Adrian Fini and Ben Lisle.

The national conversation around sustainable development in Australia tends to focus on Melbourne and Sydney.

But two big innovators to watch are Adrian Fini and Ben Lisle through their firm, Hesperia, who are achieving a few firsts in sustainability. 

In June, the firm was certified as a carbon neutral organisation through the federal government’s Climate Active initiative. And late last year, the company signed the World Green Building Council’s Net Zero Carbon Buildings Commitment and became WA’s first B Corporation in the property sector.

But what really sets the firm apart is the innovation in its projects, and its willingness to implement and trial alternative approaches to sustainability.

This has led to sustainability expert Professor Peter Newman citing the company as an exemplar of green development in the “wicked and wise west”. 

Hesperia’s managing director Ben Lisle says he takes this kind of leadership for his company seriously. 

 “I am really keen not to window dress. I don’t like talking and not doing,” he tells The Fifth Estate during a recent wide ranging conversation.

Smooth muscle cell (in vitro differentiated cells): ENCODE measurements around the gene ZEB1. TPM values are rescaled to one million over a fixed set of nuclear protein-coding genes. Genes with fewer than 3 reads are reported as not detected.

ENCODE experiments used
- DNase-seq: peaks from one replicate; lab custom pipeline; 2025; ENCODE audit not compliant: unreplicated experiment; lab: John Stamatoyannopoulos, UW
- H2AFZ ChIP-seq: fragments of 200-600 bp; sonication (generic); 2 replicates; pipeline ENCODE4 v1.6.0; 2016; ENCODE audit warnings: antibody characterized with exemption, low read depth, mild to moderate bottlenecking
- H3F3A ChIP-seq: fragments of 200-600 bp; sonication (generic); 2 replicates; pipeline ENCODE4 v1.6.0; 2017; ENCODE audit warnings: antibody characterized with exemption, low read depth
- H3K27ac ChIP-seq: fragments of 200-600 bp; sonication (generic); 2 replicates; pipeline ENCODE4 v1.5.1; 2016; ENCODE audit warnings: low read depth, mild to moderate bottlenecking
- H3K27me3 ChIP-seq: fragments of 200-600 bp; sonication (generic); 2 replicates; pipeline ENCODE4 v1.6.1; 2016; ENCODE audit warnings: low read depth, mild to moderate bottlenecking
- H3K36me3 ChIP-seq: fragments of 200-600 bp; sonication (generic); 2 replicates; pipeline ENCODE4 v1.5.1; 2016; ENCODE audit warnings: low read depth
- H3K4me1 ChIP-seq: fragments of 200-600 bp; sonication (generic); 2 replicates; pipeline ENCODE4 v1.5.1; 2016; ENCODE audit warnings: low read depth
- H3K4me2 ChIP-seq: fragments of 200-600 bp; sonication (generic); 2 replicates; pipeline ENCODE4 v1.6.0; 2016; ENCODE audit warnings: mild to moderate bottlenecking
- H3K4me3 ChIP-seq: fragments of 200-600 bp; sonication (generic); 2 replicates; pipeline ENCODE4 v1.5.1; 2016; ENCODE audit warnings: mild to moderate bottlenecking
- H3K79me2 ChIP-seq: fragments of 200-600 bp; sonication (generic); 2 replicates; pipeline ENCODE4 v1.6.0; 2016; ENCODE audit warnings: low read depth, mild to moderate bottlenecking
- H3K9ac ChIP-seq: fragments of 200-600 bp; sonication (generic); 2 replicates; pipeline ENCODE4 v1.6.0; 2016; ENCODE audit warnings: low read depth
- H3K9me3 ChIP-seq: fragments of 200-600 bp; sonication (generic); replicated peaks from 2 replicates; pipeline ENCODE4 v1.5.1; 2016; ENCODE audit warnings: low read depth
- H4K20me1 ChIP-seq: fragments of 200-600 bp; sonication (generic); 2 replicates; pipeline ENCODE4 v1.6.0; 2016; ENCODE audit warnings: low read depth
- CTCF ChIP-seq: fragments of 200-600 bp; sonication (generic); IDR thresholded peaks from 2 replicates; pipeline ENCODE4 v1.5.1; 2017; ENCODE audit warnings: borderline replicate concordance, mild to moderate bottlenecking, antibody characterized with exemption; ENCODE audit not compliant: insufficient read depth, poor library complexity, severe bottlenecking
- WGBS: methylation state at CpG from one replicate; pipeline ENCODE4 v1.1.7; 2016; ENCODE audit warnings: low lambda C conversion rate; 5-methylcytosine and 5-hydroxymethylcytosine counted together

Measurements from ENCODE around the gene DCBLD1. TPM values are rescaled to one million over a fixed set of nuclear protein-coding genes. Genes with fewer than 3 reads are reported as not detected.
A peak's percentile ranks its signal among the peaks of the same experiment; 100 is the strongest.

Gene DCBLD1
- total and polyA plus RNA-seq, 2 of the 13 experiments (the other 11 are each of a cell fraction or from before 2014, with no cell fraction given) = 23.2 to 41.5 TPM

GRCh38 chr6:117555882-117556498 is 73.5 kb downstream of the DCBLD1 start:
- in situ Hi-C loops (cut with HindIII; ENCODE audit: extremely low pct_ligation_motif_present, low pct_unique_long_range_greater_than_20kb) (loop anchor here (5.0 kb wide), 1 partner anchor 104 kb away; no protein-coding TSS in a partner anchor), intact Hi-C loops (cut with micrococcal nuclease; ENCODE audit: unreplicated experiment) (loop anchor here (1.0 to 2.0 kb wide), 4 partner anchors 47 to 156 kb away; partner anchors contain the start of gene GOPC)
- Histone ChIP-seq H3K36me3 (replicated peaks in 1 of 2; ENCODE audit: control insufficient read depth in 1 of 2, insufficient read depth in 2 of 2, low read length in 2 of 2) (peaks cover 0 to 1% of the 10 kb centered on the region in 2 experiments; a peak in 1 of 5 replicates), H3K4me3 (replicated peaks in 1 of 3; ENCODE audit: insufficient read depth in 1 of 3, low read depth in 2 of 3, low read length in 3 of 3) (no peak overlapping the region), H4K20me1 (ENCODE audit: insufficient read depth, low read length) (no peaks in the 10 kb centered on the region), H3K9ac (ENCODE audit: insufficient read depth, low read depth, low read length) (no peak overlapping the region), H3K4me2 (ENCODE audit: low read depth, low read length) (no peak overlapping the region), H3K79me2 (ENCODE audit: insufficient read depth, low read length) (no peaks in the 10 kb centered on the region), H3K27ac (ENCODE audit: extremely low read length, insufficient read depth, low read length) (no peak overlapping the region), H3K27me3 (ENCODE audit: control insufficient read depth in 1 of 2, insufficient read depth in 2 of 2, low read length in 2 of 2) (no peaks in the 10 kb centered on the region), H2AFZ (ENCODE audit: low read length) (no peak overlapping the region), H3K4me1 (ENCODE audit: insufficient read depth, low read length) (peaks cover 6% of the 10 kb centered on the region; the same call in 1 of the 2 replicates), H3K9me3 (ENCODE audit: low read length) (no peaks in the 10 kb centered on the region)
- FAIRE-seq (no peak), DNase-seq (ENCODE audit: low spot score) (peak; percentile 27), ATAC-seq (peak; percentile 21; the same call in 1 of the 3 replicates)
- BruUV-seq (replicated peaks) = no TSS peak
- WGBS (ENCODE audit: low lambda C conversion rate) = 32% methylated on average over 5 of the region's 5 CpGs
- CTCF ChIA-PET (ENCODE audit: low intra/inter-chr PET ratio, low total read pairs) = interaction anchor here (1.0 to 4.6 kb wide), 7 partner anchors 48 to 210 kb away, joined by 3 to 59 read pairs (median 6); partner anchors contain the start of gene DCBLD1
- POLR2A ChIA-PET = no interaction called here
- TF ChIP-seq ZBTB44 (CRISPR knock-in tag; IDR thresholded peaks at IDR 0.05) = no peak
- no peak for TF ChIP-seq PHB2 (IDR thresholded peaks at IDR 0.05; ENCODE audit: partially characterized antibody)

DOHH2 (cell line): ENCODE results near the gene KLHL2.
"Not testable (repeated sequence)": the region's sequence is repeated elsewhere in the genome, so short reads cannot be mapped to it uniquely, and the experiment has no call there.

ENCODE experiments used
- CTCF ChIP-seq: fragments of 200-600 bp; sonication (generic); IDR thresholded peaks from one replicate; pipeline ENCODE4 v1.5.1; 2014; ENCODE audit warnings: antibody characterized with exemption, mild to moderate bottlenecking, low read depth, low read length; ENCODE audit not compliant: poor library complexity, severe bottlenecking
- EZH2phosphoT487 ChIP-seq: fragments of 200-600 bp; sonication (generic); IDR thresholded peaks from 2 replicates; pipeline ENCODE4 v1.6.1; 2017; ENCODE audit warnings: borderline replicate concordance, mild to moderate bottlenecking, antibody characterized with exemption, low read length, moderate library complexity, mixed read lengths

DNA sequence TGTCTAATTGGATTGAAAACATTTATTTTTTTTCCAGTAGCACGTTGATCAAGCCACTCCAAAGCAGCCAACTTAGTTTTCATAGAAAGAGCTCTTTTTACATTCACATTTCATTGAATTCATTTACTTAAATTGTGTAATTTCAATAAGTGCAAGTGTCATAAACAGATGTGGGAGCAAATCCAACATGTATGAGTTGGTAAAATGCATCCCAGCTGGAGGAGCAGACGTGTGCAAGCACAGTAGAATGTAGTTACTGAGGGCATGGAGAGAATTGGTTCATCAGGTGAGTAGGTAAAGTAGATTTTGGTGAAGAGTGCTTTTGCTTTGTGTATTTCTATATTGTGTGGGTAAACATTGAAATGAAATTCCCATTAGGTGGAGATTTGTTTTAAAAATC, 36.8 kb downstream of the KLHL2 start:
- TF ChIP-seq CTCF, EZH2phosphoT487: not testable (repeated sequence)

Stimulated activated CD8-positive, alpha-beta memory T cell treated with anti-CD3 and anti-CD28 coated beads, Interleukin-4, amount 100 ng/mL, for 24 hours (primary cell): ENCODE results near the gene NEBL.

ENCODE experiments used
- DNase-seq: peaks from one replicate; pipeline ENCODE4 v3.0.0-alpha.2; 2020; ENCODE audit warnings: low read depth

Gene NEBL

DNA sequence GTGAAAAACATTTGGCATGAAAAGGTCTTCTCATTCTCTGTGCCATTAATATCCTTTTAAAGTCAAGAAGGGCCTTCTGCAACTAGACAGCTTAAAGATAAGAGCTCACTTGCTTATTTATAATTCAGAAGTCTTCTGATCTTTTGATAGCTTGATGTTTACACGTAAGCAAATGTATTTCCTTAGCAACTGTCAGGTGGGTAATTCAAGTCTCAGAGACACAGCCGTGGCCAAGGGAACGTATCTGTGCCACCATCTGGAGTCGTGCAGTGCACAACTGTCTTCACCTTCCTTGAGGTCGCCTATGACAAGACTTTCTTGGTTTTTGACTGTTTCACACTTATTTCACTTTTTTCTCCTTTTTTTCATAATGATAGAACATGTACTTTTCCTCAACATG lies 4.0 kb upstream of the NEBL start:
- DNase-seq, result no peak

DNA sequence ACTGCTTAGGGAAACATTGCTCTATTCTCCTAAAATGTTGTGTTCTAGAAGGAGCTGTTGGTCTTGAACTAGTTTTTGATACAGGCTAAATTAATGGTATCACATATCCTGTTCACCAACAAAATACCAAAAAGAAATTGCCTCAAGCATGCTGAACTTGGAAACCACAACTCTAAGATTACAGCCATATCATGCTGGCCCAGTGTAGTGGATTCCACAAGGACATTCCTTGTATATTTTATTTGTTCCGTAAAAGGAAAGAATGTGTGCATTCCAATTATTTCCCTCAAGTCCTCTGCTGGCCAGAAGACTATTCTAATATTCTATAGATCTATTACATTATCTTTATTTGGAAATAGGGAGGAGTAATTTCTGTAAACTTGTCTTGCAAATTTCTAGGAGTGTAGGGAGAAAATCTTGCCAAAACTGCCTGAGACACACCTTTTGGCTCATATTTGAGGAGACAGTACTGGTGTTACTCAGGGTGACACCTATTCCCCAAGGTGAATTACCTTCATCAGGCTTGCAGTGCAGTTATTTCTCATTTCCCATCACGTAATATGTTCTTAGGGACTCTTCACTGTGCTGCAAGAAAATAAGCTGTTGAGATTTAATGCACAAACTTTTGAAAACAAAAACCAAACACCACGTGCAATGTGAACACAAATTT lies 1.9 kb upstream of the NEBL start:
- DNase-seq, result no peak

This means hiring people to ensure the team understands global and national best practice and that it has a sustainability strategy “for every one of our projects. We are looking to minimise our carbon footprint.”

Hesperia’s Murdoch Square development.

How Hesperia came about

Hesperia, which means “western land” in Ancient Greek, was formed in July 2020, after Adrian Fini and Ben Lisle merged their businesses, Fini Group and Linc Property. 

At the time, the combined entity had around $1 billion of projects under development, with a strong pipeline of future industrial, commercial, and residential opportunities.

The pair met about 20 years ago through mutual philanthropic interests. They began working together and investing in each other’s projects, eventually operating from a common office in Subiaco.

“We first invested together after I approached Adrian on a very complex project to redevelop a former Aboriginal fringe dwellers camp with one third of the land set aside for community and conservation and other two thirds allocated for industrial development with 50 per cent of the profit from the project being directed to an Aboriginal charitable trust,” Lisle says.

The project was set up to deliver strong community and environmental outcomes but there were a huge number of risks and many ways in which the project could fail.